_{12}=P_{1}(ω)/P_{2}(ω),P_{13}=P_{1}(ω)/P_{3}(ω), i is the square root of −1, Δx is the axial spacing between sensors, where a_{mix }is the speed of sound of the mixture in the pipe, ω is frequency (in rad/sec), and where P_{1}(ω),P_{2}(ω),P_{3}(ω) are said frequency based signals for each of said acoustic pressure signals.9. The control system of
where a
_{mix }is the speed of sound of the mixture in the pipe, ω is frequency (in rad/sec), Δx is the axial spacing between said sensors, and where P_{1}(ω),P_{2}(ω),P_{3}(ω) are said frequency based signals for each of said acoustic pressure signals.10. The control system of
11. The control system of
where a
_{1},a_{2 }are known speeds of sound, ρ_{1},ρ_{2 }are known densities, and h_{1},h_{2 }are volume fractions of two respective fluids, and a_{mix }is the speed of sound of the mixture.12. The control system of
13. The control system of
14. The control system of
15. The control system of
16. The control system of
17. The control system of
18. The control system of
19. The control system of
20. The control system of
21. A method for controlling at least one process parameter of an industrial process, said method comprising:
measuring acoustic pressures within a pipe at at least two predetermined axial measurement locations along the pipe of the industrial process, wherein a mixture flows within the pipe;
determining an output signal indicative of at least one mixture parameter of the mixture related to a speed of sound of the mixture using said acoustic pressures measured at said axial measurement locations; and
controlling said at least one process parameter to a predetermined level in response to output signal.
22. The method of
23. The method of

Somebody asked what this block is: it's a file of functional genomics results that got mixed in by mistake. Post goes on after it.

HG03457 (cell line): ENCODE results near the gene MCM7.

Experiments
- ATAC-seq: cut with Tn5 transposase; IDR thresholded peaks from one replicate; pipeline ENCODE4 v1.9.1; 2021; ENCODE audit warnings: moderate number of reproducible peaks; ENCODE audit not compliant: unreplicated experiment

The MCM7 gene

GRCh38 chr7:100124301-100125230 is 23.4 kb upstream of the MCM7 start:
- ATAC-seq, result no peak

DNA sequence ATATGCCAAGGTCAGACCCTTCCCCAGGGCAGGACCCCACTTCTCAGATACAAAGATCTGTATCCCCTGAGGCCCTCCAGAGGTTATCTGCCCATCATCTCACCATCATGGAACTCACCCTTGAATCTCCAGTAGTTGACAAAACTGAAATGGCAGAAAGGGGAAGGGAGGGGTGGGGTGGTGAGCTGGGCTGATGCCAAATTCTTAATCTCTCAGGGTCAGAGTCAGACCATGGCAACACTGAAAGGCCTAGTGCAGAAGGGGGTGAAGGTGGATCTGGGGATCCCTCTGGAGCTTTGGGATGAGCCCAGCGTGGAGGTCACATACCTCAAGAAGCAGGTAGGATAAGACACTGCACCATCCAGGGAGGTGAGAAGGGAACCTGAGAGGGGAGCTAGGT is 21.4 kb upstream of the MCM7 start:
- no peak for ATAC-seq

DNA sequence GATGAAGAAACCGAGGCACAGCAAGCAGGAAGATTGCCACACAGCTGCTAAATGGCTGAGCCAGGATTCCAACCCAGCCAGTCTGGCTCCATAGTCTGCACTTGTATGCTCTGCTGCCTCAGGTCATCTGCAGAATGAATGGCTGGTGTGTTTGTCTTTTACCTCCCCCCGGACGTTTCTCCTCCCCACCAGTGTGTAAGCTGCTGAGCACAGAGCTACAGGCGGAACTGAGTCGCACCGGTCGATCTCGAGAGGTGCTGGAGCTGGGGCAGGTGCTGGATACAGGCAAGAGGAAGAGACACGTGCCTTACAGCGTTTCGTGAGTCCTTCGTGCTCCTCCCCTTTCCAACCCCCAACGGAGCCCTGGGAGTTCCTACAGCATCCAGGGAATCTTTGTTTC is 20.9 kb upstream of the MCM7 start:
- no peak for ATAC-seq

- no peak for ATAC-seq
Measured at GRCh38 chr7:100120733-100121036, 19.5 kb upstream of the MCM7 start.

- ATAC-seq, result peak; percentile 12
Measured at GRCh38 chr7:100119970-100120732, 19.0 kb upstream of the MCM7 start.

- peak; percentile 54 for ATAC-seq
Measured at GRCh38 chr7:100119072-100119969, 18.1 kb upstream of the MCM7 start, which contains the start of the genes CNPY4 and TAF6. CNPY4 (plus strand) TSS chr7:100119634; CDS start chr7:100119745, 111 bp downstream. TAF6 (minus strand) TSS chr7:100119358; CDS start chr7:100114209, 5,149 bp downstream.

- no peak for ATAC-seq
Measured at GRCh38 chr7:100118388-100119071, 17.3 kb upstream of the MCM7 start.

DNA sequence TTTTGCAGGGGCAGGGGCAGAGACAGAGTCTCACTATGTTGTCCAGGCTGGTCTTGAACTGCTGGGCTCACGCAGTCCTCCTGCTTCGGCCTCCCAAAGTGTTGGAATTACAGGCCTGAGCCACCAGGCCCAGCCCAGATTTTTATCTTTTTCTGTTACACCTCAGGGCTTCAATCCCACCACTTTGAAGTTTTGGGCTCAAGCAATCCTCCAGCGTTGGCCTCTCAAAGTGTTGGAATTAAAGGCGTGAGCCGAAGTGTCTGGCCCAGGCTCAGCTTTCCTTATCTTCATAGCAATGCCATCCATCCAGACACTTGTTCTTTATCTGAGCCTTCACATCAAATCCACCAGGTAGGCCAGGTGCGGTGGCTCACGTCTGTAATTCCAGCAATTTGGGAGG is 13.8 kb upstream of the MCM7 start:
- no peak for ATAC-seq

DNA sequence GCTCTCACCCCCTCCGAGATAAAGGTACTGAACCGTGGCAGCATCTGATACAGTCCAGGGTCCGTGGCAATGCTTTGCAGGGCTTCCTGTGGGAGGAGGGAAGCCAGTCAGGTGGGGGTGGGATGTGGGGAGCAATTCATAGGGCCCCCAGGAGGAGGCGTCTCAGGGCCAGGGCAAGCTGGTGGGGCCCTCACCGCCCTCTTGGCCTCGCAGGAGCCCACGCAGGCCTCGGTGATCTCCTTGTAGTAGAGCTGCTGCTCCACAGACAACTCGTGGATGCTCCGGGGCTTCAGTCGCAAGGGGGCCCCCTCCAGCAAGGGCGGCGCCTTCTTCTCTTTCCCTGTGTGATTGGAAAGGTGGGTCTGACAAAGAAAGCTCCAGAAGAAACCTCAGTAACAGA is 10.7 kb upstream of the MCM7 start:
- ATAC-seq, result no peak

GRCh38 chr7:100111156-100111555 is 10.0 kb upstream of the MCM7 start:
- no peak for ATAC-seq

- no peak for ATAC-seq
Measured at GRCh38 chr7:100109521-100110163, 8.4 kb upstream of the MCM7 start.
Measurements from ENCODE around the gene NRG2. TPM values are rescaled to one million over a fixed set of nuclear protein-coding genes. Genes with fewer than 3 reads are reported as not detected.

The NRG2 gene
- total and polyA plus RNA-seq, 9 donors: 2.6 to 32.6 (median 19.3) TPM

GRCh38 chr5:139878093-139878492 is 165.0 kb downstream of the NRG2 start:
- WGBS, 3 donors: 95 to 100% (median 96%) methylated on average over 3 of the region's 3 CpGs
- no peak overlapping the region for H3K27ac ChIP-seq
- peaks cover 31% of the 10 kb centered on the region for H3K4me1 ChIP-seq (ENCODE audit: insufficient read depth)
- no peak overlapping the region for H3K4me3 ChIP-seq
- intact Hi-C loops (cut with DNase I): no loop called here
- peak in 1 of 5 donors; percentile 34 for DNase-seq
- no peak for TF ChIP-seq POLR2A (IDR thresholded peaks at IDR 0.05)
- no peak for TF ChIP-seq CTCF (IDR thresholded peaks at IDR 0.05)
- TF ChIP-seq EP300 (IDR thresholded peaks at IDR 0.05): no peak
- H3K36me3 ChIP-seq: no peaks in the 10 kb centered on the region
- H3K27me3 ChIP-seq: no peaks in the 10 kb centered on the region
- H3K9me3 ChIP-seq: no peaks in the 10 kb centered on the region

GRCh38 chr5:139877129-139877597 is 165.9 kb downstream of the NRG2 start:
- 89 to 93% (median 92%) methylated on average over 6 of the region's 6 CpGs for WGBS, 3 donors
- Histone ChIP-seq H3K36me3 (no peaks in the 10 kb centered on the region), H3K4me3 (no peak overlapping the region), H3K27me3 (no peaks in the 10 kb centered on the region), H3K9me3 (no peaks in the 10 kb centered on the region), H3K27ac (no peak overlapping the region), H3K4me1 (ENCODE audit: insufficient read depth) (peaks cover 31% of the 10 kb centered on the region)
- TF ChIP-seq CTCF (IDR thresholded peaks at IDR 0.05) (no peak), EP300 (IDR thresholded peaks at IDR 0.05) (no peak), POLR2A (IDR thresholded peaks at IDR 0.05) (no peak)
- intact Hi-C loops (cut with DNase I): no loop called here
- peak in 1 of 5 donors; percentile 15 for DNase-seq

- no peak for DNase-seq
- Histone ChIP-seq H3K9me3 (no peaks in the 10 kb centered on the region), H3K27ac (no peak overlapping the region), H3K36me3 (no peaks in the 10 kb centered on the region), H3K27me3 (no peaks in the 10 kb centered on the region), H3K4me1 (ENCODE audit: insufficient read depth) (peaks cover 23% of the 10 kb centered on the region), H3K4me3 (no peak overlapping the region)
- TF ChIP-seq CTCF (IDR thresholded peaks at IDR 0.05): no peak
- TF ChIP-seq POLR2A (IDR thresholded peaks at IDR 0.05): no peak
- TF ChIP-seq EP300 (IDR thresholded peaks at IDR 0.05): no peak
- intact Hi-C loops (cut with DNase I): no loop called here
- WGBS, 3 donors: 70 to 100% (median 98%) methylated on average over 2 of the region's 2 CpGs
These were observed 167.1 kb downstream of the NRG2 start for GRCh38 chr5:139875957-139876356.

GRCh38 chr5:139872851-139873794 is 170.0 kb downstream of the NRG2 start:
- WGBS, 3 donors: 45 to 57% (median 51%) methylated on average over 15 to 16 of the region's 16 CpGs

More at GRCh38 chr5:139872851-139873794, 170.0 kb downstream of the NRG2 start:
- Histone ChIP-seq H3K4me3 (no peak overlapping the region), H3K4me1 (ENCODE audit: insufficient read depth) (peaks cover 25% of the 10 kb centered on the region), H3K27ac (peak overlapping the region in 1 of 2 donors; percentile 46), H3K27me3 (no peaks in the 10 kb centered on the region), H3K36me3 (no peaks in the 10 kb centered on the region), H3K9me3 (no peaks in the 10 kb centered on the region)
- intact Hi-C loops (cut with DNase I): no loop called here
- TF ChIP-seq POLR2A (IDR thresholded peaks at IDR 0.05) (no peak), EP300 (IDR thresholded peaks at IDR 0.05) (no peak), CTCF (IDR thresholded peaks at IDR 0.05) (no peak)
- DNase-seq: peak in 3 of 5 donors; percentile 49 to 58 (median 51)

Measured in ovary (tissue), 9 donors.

24. The method of
25. The method of
26. The method of
P(x _{1} ,t)=(Ae ^{−ik} ^{ r } ^{x} ^{ 1 } +Be ^{+ik} ^{ l } ^{x} ^{ 1 })e ^{iωt } P(x _{2} ,t)=(Ae ^{−ik} ^{ r } ^{x} ^{ 2 } +Be ^{+ik} ^{ l } ^{x} ^{ 2 })e ^{iωt } P(x _{3} ,t)=(Ae ^{−ik} ^{ r } ^{x} ^{ 3 } +Be ^{+ik} ^{ l } ^{x} ^{ 3 })e ^{iωt } where A,B are amplitudes of the frequency based signals, x is the axial location of the pressure sensor along the, t is time, ω is frequency, and k
_{r},k_{l }are wave numbers.27. The method of
where a
_{mix }is the speed of sound of the mixture in the pipe, ω is frequency (in rad/sec), and M_{x }is the axial Mach number of the flow of the mixture within the pipe, where: and where Vmix is the axial velocity of the mixture, and where P
_{1}(ω),P_{2}(ω),P_{3}(ω) are said frequency based signals for each of said acoustic pressures.28. The method of
where P
_{12}=P_{1}(ω)/P_{2}(ω), P_{13}=P_{1}(ω)/P_{3}(ω), i is the square root of −1, Δx is the axial spacing between sensors, where a_{mix }is the speed of sound of the mixture in the pipe, ω is frequency (in rad/sec), and where P_{1}(ω),P_{2}(ω),P_{3}(ω) are said frequency based signals for each of said acoustic pressures.29. The method of
where a
_{mix }is the speed of sound of the mixture in the pipe, ω is frequency (in rad/sec), Δx is the axial spacing between said measurement locations, and where P_{1}(ω),P_{2}(ω),P_{3}(ω) are said frequency based signals for each of said acoustic pressures.30. The method of
31. The method of
where a
_{1},a_{2 }are known speeds of sound, ρ_{1},ρ_{2 }are known densities, and h_{1},h_{2 }are volume fractions of the two respective fluids, a_{mix }is the speed of sound of the mixture.32. The method of
33. The method of
34. The method of
35. The method of
36. The method of
37. The method of
38. The method of
39. The method of
40. The control system of